In recent times, Oracle’s stock price has experienced a significant surge, propelling its CEO, Larry Ellison, back into the list of the top ten wealthiest men globally. This success is largely attributed to the company’s successful transition to cloud computing. However, it would be a mistake to assume that Oracle is similar to Amazon, the original cloud computing company. While Amazon was born in the cloud, so to speak, Oracle was dragged into it. This difference creates an interesting basis for comparison between the two giants of modern computing that shows the spectrum of modern cloud computing.
It is interesting to look at the two companies’ history since it pretty much explains the differences. AWS grew out of Amazon in a particular historical context. Following the dot-com collapse, Jeff Bezos faced the challenge of convincing Wall Street that Amazon was not just another retailer, but a tech company. With issues regarding infrastructure and maintenance of other retailers’ websites, Bezos aimed to transform Amazon into a platform company. To tackle these difficulties, he created a solution by offering third parties simple infrastructure primitives that Amazon required to build its own solutions at a faster pace. This laid the foundation for Amazon’s success as a platform company.
Amazon therefore has a retail mindset, prioritizing high volume/low margins and focusing on simple, easily produced products with limited functionality..
Oracle, on the other hand, comes from the other end of the tech spectrum as an enterprise software company and successful purveyor of complex multifunctional and customizable solutions, for which they could charge a premium price. Anybody familiar with Oracle knows that simplicity and transparency were rarely the primary focus, not least when it comes to the structure of the licensing agreements and functionality of its software.
For nearly a decade, Oracle disregarded the emergence of cloud computing despite the demand of their customers. However, they soon realized the importance of cloud computing and quickly shifted their focus towards it. In what seemed like a sudden transformation, Oracle’s slogan changed from “There is no cloud – It’s just somebody else’s computer” to “Oracle Cloud – Complete Cloud Infrastructure”.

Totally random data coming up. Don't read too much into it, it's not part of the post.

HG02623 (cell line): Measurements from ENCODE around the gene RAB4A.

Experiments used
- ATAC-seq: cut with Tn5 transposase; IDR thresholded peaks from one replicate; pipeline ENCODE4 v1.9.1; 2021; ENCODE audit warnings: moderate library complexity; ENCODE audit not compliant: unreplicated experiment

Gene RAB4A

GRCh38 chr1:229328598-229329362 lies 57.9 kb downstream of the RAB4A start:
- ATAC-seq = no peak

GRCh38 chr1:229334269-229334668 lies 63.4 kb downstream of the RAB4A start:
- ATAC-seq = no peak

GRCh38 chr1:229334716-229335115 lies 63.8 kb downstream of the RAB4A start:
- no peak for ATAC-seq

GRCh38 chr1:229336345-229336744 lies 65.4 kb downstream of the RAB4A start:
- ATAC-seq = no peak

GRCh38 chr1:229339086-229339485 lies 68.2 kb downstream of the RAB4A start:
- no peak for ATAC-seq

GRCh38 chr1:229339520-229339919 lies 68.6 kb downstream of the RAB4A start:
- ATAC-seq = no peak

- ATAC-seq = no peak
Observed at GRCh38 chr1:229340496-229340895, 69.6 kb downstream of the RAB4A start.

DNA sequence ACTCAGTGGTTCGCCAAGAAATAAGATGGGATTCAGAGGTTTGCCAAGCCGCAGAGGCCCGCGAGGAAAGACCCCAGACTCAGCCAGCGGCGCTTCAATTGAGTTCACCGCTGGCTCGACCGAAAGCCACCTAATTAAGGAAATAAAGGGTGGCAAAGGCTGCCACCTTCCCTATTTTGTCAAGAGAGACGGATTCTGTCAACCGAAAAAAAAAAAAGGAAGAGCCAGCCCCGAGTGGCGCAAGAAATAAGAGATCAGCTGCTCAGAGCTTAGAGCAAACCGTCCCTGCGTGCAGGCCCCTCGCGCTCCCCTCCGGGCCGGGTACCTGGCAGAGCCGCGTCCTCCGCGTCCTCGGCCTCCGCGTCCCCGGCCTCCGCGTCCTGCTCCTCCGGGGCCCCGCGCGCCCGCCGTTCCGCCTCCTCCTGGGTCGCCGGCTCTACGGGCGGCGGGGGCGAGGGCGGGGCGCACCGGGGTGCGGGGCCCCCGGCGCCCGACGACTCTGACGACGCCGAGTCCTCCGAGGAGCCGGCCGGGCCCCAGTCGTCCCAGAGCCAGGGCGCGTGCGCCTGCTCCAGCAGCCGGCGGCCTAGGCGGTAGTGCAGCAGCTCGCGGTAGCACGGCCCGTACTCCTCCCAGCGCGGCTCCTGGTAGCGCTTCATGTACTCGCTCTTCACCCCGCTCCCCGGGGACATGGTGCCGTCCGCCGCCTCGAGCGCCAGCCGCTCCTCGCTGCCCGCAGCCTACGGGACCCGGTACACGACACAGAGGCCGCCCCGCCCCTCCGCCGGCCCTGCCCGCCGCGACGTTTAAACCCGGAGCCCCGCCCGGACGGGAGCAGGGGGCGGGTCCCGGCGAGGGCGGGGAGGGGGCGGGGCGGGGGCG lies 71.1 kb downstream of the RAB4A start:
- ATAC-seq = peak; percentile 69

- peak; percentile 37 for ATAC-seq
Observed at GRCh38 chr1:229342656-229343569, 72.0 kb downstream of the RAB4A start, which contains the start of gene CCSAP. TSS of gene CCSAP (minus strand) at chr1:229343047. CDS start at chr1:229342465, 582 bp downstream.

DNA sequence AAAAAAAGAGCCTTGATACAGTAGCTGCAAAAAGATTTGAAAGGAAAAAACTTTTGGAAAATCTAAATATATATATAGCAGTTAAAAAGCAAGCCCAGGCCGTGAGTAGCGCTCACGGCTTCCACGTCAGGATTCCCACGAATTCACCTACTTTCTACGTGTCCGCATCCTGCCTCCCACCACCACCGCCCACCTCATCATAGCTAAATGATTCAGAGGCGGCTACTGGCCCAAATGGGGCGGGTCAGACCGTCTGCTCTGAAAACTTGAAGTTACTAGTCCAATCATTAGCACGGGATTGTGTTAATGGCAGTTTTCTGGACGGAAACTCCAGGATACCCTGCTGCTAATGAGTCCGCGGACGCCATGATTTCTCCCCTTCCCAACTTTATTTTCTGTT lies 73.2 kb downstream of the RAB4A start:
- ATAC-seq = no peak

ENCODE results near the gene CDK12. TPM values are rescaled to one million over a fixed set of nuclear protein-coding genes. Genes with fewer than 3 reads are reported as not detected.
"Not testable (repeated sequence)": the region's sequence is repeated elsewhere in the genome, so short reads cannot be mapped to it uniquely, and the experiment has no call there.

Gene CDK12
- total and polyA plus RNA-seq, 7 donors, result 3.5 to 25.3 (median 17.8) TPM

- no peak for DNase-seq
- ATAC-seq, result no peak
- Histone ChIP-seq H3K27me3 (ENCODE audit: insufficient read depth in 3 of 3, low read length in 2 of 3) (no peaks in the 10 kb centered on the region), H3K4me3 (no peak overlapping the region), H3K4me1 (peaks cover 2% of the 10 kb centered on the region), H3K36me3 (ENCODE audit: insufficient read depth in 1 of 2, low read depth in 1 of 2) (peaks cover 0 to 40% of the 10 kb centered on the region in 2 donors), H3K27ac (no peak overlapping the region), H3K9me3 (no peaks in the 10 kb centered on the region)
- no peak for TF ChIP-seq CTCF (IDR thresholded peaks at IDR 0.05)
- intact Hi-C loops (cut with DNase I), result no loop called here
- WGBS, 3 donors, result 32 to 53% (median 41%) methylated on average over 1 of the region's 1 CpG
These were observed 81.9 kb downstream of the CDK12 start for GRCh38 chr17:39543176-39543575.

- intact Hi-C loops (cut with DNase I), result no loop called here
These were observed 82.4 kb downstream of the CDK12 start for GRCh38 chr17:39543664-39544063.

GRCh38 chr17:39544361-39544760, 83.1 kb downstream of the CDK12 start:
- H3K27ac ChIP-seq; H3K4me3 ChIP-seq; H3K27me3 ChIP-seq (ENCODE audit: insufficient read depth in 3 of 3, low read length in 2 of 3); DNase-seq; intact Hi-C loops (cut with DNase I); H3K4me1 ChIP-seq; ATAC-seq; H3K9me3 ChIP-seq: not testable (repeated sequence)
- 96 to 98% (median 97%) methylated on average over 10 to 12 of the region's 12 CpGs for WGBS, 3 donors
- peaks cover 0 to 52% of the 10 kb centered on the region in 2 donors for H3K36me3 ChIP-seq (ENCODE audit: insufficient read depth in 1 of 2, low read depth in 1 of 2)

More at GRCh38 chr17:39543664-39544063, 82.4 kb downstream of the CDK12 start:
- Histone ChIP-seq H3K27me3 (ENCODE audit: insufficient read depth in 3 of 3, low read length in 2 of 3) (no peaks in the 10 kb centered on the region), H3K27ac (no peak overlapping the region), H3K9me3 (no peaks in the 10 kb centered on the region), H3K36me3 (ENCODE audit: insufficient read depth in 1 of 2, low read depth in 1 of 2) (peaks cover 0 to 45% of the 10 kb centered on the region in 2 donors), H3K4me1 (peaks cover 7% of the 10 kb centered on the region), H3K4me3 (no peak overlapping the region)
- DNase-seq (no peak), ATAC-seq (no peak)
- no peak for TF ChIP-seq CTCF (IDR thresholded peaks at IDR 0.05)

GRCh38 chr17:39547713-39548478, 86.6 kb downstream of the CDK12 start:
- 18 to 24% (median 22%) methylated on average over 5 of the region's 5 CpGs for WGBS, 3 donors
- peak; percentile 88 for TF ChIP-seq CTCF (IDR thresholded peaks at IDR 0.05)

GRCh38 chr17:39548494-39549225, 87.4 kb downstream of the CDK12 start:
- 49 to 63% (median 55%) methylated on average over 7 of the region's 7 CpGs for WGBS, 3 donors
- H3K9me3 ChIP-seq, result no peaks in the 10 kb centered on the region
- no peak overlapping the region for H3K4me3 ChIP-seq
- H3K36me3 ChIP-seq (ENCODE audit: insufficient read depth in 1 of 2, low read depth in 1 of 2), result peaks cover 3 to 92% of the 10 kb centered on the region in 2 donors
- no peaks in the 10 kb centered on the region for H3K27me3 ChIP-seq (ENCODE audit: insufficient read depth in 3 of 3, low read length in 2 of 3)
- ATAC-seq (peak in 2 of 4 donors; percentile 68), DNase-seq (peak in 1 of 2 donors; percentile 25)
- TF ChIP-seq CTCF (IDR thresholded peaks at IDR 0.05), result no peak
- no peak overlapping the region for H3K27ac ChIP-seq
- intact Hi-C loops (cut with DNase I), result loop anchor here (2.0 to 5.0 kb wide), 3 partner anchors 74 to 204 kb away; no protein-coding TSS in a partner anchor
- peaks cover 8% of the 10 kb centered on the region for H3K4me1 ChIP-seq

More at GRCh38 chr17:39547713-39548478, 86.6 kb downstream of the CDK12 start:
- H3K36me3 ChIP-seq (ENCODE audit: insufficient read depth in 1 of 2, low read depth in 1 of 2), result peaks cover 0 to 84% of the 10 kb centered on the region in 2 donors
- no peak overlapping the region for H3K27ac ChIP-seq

Oracle has traditionally operated with an enterprise software mindset, which involves high margins and low volume. Their software has a history of complexity, ranging from license structures to the inner workings of their products. Due to their initial resistance to the cloud, some of their offerings are simply Oracle hosting with a new label.
Oracle provides a comprehensive range of cloud services, focusing on Software as a Service. They started offering these services much later than Amazon. As a result, they are still catching up in many areas, which can be challenging for customers. In contrast, Amazon focuses primarily on Infrastructure as a Service and Platform as a Service, with a more limited range of offerings that appeal to developers. If you require business systems, you may need to seek out other providers. Oracle also appeals to end users working in enterprises through their decades of supplying enterprise systems.
These are generalizations from my years of work helping customers using both platforms and explain quite a lot that you will experience comparing them. You can read more about the history and nature of these two companies in my book Cloud Computing Basics – A Non-Technical Introduction